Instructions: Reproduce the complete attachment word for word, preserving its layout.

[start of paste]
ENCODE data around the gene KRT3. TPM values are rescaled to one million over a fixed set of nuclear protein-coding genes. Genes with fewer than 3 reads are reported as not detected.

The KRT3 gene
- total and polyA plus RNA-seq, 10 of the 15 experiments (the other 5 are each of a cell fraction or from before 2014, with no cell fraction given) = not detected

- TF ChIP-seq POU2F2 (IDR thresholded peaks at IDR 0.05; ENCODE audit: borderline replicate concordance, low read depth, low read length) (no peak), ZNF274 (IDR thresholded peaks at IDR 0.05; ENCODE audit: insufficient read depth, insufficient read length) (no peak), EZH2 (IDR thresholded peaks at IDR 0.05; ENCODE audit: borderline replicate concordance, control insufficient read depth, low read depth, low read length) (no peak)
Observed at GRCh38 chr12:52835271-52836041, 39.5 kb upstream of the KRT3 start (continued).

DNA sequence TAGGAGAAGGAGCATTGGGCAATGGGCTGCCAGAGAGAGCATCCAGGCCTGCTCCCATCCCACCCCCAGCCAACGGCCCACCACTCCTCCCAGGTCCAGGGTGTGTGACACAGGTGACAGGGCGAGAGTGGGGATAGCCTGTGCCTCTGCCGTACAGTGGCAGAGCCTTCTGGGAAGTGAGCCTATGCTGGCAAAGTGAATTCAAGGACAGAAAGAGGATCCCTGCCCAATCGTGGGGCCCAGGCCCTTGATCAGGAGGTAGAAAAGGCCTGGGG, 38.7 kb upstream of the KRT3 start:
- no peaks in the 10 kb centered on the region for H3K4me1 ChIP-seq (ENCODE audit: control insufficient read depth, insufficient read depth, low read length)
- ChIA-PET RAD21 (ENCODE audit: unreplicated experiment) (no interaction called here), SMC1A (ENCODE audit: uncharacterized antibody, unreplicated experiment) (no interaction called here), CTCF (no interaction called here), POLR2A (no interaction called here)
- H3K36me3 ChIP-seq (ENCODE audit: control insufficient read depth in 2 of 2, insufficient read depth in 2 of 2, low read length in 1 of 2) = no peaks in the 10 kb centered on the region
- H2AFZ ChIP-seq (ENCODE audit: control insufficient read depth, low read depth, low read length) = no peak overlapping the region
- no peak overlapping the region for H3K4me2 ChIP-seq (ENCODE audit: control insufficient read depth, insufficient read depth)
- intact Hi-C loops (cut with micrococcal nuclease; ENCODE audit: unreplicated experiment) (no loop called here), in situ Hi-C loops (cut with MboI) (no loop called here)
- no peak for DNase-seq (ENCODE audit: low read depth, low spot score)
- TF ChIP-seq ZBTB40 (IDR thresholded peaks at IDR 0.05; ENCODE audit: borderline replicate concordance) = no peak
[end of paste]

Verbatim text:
ENCODE data around the gene KRT3. TPM values are rescaled to one million over a fixed set of nuclear protein-coding genes. Genes with fewer than 3 reads are reported as not detected.

The KRT3 gene
- total and polyA plus RNA-seq, 10 of the 15 experiments (the other 5 are each of a cell fraction or from before 2014, with no cell fraction given) = not detected

- TF ChIP-seq POU2F2 (IDR thresholded peaks at IDR 0.05; ENCODE audit: borderline replicate concordance, low read depth, low read length) (no peak), ZNF274 (IDR thresholded peaks at IDR 0.05; ENCODE audit: insufficient read depth, insufficient read length) (no peak), EZH2 (IDR thresholded peaks at IDR 0.05; ENCODE audit: borderline replicate concordance, control insufficient read depth, low read depth, low read length) (no peak)
Observed at GRCh38 chr12:52835271-52836041, 39.5 kb upstream of the KRT3 start (continued).

DNA sequence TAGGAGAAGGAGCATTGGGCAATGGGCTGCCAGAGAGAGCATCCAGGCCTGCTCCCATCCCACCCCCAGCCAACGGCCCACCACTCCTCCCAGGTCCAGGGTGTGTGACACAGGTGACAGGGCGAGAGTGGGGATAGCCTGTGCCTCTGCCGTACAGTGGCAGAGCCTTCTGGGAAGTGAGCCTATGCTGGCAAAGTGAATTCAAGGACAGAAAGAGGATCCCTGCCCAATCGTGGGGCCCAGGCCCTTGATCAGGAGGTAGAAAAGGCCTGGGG, 38.7 kb upstream of the KRT3 start:
- no peaks in the 10 kb centered on the region for H3K4me1 ChIP-seq (ENCODE audit: control insufficient read depth, insufficient read depth, low read length)
- ChIA-PET RAD21 (ENCODE audit: unreplicated experiment) (no interaction called here), SMC1A (ENCODE audit: uncharacterized antibody, unreplicated experiment) (no interaction called here), CTCF (no interaction called here), POLR2A (no interaction called here)
- H3K36me3 ChIP-seq (ENCODE audit: control insufficient read depth in 2 of 2, insufficient read depth in 2 of 2, low read length in 1 of 2) = no peaks in the 10 kb centered on the region
- H2AFZ ChIP-seq (ENCODE audit: control insufficient read depth, low read depth, low read length) = no peak overlapping the region
- no peak overlapping the region for H3K4me2 ChIP-seq (ENCODE audit: control insufficient read depth, insufficient read depth)
- intact Hi-C loops (cut with micrococcal nuclease; ENCODE audit: unreplicated experiment) (no loop called here), in situ Hi-C loops (cut with MboI) (no loop called here)
- no peak for DNase-seq (ENCODE audit: low read depth, low spot score)
- TF ChIP-seq ZBTB40 (IDR thresholded peaks at IDR 0.05; ENCODE audit: borderline replicate concordance) = no peak